There is, in KEG bassist Joel Whitaker’s words, a “mischievousness” in the air at Brighton Komedia tonight. It’s the band’s first hometown show since most of the group moved up the A23 to live in London earlier this year, but the love and camaraderie in the room remains; testament to how much KEG’s presence and development has meant to the Brighton music ecosystem since they began back in 2019.
With a big twelve months ahead of them, it may come as no surprise that the seven-piece have now made the capital their home. Following a 2022 packed with headline tours and show-stealing festival performances, and capped off by the release of their ‘Girders’ EP (their best work to date), 2023 should by rights see the momentum continue apace. If you ask them what happens next, however, a number of things come to mind.
“We’ve got a few months off the road now, so we’re going to hunker down,” says Joel. “Yeah, and get a bit healthier,” frontman Albert Haddenham chips in. “And hopefully look less grey,” adds trombonist Charlie Keen, as the rest collapse into laughter.
The mischievousness around KEG begins with the band themselves - an endlessly affable, evidently game-for-a-laugh bunch who happily deck themselves out in makeshift cloaks and chainmail for today’s Knights of the Round Table-themed photoshoot (a concept suggested by them). Meanwhile, it’s easy to get the sense that a long year on the road might well have been made more gruelling by their, shall we say, full-on embrace of the touring lifestyle. As minds begin to settle now, though, attention will inevitably soon turn towards recording their debut album.
“At the moment we’re just writing as much material as possible,” says Albert. “We’re not sure how long it will take, but we’re writing with an album in mind, for sure. It just seems an exciting thing to look forward to, releasing a big statement thing. At the moment all the songs sound quite cohesive; I’d just like to make a big piece of work that will stand out.”
The music KEG have released on their two EPs to date (’Girders’ and 2021 debut ‘Assembly’) is witty, wiry and withering - the sound of a band deeply immersed in arch, literate post-punk and the outer reaches of experimental pop. Jules Gibbons’ and Frank Lindsay’s guitars squall and grind, but they manage to jive and dance at the same time, while Albert’s lyrics are self-referential, walking a line between genuine expression and surrealism. Their art-for-art’s-sake aesthetic is not about to change, either.
“I respect those artists that just bash out albums, and they do it for the love of the music rather than thinking about how it’s going to land, or whatever,” says the frontman. “I think that’s more important in a lot of ways, doing it for the creation rather than for how you think it’s going to be received. It’s more important, in my eyes, to be like The Fall – just keep going, keep producing stuff, and if it resonates, that’s good.”
“It’s fun to see where the rabbit hole goes sometimes…”
What might be changing, however, is the band’s overall sound. Still young, and with a voracious appetite for discovering stranger and more diverse styles of music to obsess over, their recent writing stints have been yielding increasingly varied fruits. “We’ve dropped a couple of new ones that we’ve written in the last couple of months into the sets recently and already, going from those into ‘Heyshaw’, it feels like a different band,” says Joel, referring to ‘Assembly’’s lead single.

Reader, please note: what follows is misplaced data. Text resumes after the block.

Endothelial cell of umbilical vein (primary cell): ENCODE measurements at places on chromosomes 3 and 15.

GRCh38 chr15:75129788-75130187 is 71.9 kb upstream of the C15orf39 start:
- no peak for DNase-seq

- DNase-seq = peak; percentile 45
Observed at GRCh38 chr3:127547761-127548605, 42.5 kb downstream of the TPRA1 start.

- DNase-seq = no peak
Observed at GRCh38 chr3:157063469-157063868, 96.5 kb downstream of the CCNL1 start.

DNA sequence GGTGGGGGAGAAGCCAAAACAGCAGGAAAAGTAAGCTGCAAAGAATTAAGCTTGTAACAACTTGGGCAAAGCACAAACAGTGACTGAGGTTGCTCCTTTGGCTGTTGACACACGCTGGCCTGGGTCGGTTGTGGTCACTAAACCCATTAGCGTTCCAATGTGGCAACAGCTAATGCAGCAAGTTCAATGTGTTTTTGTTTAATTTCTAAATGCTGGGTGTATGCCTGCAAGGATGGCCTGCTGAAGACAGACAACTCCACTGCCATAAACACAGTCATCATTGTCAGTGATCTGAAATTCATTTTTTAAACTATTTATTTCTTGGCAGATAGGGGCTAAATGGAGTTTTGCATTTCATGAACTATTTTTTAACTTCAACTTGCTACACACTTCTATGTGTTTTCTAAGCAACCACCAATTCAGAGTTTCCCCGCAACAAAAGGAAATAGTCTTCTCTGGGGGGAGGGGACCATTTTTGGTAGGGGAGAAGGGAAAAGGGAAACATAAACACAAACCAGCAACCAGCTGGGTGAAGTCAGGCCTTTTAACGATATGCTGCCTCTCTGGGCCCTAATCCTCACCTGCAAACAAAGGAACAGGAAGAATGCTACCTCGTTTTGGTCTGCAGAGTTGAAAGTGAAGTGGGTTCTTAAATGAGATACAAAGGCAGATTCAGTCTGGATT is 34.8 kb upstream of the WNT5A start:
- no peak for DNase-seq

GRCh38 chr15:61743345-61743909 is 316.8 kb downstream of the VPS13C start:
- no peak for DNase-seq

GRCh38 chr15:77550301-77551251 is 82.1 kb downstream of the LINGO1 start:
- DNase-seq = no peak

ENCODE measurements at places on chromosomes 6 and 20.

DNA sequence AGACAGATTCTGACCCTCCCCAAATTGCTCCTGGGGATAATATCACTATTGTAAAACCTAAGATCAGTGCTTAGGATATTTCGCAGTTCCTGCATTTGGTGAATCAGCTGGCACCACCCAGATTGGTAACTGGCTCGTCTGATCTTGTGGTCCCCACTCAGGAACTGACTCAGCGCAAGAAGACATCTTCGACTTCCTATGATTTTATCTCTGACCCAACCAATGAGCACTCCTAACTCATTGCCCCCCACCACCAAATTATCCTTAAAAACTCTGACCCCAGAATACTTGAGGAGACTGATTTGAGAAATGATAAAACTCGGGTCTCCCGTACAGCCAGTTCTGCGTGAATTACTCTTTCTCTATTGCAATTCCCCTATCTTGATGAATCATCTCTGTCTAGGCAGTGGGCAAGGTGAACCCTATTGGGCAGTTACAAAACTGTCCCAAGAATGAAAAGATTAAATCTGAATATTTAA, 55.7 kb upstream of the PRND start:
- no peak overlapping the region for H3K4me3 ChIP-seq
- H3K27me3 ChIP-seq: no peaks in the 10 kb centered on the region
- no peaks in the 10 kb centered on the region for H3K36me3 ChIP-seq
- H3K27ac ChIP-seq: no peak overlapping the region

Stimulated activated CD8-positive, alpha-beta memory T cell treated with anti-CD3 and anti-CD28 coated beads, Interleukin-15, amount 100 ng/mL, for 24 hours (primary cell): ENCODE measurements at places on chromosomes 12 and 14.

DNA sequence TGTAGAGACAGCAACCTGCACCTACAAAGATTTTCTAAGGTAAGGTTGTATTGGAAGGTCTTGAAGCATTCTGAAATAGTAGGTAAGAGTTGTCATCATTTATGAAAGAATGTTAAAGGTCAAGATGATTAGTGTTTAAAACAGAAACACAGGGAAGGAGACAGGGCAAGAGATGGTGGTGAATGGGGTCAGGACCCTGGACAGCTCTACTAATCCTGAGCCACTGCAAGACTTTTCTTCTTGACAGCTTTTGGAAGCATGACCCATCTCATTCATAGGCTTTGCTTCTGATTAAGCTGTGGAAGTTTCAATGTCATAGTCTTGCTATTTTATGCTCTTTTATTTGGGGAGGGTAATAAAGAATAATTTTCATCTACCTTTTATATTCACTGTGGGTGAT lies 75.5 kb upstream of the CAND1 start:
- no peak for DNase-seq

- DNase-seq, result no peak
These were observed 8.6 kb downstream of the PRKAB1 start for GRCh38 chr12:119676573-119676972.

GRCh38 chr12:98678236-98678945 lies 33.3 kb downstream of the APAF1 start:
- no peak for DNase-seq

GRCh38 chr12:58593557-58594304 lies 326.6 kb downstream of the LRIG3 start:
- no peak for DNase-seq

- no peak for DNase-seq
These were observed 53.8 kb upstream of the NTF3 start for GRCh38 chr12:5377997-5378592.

Currently, their stereo choices range from the sublime to the ridiculous. ‘Le Mystère des Voix Bulgares’ - the 4AD-released collection of Bulgarian female choir recordings - gets a shout out, while other notable mentions go to the Star Wars soundtracks and flatulent cartoon beatmaker Mr. Farts. “It needs to be quite tranquil in the van, sometimes,” is Albert’s roundabout attempt at an explanation for the latter.
“The more we condense our influences into tracks more concisely,” he continues, trying to drag us back into the land of the sensible, “the more we know what we’re good at and where our strengths lie. And also, we know what we’d like to make. It’s becoming a lot clearer.”
Studio experiments for KEG have a tendency to take on a life of their own, especially given their eclectic musical histories (Frank, for example, is a hip hop producer on the side, while Charlie has a background in jazz improvisation). “There was one in the rehearsal room that we were doing a couple of days ago that just sounded like Primus, and we thought maybe we wouldn’t continue with that because it was just too on the nose,” Albert notes, “but it’s fun to see where the rabbit hole goes sometimes.” “There’s a little batch of nuggets that could easily just go on a funk album,” adds Joel. “Yeah, watch out for our swamp rock album when we’re in our forties…” quips Charlie.
Whichever maverick leftfield stylistic impulses the band decide to pursue, the decision will be entirely their own: having self-produced their first two EPs, KEG are set on continuing to do so for the foreseeable future. “We did all of the first EP at home, but I think we’ve kind of decided that that’s how we’d like to work again, just to relieve a little bit of the pressure of the studio,” says Albert.
It’s the sign of a justifiably confident band that they’re comfortable enough to follow their own path so independently. KEG might be cheeky jokesters in some areas, but when it comes down to pursuing the band’s next moves, they’re clearly taking the challenge sufficiently seriously. Six-sevenths of the band now call South-East London home; an area of the city teeming with kindred musical spirits who’d no doubt be queuing up to work with them. But KEG are holding strong that their path is the best: exactly the sort of attitude we’d look for in our knights of the musical realm."
As featured in the December 2022 / January 2023 issue of DIY, out now.